Land Bank Rejects Funding Ultimatum from Coffelt Farm Stewards
But Remains Committed to Investing in Farm’s Future
At its monthly public meeting on Friday March 15th in Friday Harbor, the San Juan County Land Bank Commission denied a request for $1,225,000 in new and upgraded infrastructure at Coffelt Farm, a 189-acre county-owned agricultural preserve on Orcas Island. The lion’s share of the ask –- and what the Commissioners objected to unanimously -– consisted of $950,000 for a new 3,600-square-foot building with commercial kitchen, office, classroom space for 36 people, and three self-contained apartments with full kitchens.
The request for the pricey package was made three weeks earlier from the farm’s operator, the non-profit Coffelt Farm Stewards (CFS), in the form of an ultimatum: agree or else CFS would close its 501c3 organization and cease farm operations.
CFS stipulated the Land Bank had just one week to issue a letter of intent to fully fund the request, and one month to include the expenditure in an amended Land Bank budget.
Despite the short deadline, the Land Bank Commission responded with a letter of intent sent to CFS on March 1st, expressing the Land Bank’s commitment to invest in agricultural infrastructure for the farm – including new fencing, water system upgrades, and manure management facilities — along with a willingness to have conversations with CFS about how worker housing needs could be met. The letter stopped short of committing to the large multi-purpose building, though, noting the Commission would need time to investigate more cost-effective options, including utilizing existing structures, and finding additional sources of funding.
The Land Bank’s letter of intent and invitation for further discussions of options went unanswered by CFS. Presented only with an all-or-nothing ultimatum for consideration at the Commission meeting, the Commissioners ultimately denied the request in its entirety.
“The situation is truly unfortunate,” says Lincoln Bormann, SJC Land Bank Director. “The Land Bank has been willing to invest — and has invested — in infrastructure, particularly to improve agricultural operations and soil health, and we’ve shown we’re more than willing to discuss all manner of options with CFS. However, the CFS Board left no room for negotiation and instead created a ‘yes or no’ scenario.”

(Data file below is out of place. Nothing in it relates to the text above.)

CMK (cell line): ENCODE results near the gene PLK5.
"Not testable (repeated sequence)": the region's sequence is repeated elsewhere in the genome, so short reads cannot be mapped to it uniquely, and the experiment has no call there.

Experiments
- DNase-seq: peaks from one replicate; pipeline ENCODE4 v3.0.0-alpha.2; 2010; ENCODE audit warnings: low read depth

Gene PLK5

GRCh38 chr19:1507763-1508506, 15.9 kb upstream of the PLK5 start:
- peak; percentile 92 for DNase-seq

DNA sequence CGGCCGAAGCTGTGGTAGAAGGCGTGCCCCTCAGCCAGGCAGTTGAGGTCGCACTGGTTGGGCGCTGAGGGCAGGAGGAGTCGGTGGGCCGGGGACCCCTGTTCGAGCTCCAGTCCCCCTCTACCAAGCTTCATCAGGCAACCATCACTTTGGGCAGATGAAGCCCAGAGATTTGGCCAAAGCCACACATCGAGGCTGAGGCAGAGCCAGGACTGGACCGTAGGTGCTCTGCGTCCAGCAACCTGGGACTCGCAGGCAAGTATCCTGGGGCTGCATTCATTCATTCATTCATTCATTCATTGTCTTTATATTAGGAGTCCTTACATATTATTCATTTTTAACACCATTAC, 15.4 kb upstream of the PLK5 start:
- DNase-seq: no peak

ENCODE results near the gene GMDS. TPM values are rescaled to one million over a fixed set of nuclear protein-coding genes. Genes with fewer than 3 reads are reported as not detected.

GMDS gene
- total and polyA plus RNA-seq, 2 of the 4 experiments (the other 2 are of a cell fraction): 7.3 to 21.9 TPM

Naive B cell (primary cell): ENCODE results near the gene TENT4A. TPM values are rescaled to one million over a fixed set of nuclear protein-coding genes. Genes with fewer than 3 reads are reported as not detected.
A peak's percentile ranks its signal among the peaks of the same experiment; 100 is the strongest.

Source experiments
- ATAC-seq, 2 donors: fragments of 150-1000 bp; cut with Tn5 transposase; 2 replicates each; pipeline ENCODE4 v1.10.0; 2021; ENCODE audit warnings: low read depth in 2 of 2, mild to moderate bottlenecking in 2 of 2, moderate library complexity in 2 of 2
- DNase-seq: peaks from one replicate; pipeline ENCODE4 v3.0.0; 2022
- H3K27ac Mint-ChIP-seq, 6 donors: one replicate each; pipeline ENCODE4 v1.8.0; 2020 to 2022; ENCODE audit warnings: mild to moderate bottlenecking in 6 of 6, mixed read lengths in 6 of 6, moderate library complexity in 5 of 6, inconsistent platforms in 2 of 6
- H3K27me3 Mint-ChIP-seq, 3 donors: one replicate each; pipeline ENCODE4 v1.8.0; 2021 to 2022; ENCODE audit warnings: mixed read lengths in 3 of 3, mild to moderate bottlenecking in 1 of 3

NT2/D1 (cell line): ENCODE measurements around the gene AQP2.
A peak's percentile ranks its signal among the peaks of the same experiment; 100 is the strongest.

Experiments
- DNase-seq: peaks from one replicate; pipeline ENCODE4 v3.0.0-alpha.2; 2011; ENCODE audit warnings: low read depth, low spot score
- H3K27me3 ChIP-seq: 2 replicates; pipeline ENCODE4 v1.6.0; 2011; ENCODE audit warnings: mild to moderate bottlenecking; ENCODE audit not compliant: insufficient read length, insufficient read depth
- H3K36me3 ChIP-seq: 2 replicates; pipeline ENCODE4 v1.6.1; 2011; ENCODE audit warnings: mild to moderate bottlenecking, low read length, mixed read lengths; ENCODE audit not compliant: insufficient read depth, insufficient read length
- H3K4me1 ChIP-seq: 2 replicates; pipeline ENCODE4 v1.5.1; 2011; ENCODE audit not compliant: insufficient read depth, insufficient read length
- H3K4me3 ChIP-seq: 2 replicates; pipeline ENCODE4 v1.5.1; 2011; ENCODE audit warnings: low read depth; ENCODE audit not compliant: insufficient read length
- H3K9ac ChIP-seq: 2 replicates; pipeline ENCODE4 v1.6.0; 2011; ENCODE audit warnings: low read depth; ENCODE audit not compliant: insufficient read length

To date, the Land Bank has invested more than $1.4 million in acquisition costs and an estimated $240,000 in infrastructure and staff time at Coffelt Farm.
According to Bormann, when the Land Bank completed its purchase of the farm in 2011, it elected to have a newly formed non-profit, Coffelt Farm Stewards, manage the property. The farm’s prior owners, the Coffelts, donated all of their farm animals, equipment, and farm vehicles to CFS. Bormann says that he and the then Commissioners had envisioned that CFS, utilizing those assets along with an established customer base, extensive infrastructure such as barns, a farm foreman’s house, farmstand, compost facility, large market garden area, and expansive fields, plus having no lease payment, would be able to steward and sustain the farm, especially with a non-profit’s added ability to fundraise.
“Unfortunately, that hope hasn’t been realized,” says Bormann. He says that CFS has needed substantial cash infusions from its board members and has been on the brink of dissolution on several occasions.
Bormann says hope was renewed last July when a promising new CFS board signed a two-year rent-free lease, with the understanding both parties would work together toward a longer-term lease. The lease specified the property was offered “as is” and contained a provision for CFS to request capital expenditures by each September to enable the Land Bank to include items in its annual budget.
Bormann said no such request was made by CFS in 2018, and in fact the new CFS board continued to provide positive progress updates to the Commission until mid-February, when CFS issued an annual report describing dire circumstances at the farm. Representatives of the Land Bank met with CFS on February 22, 2019 to review the findings, and it was then that CFS issued its $1.225m list of infrastructure requirements along with the announcement that the Board had voted the prior day to disband CFS unless all demands were met.
Bormann says the Land Bank remains firmly committed to Coffelt Farm as a valuable public asset and will be immediately investigating options for its future management as well as following through on some of the needed improvements. “We envision a vibrant sustainable farm continuing to provide local food to the community and we’ll work diligently toward achieving this goal.” Bormann says once things settle down, he anticipates a robust community engagement process focused on the future vision for the farm, adding that the publicity surrounding this latest twist has spurred several people to come forth with creative ideas and alternative models for consideration. “We might end up with something better than we all could’ve imagined.”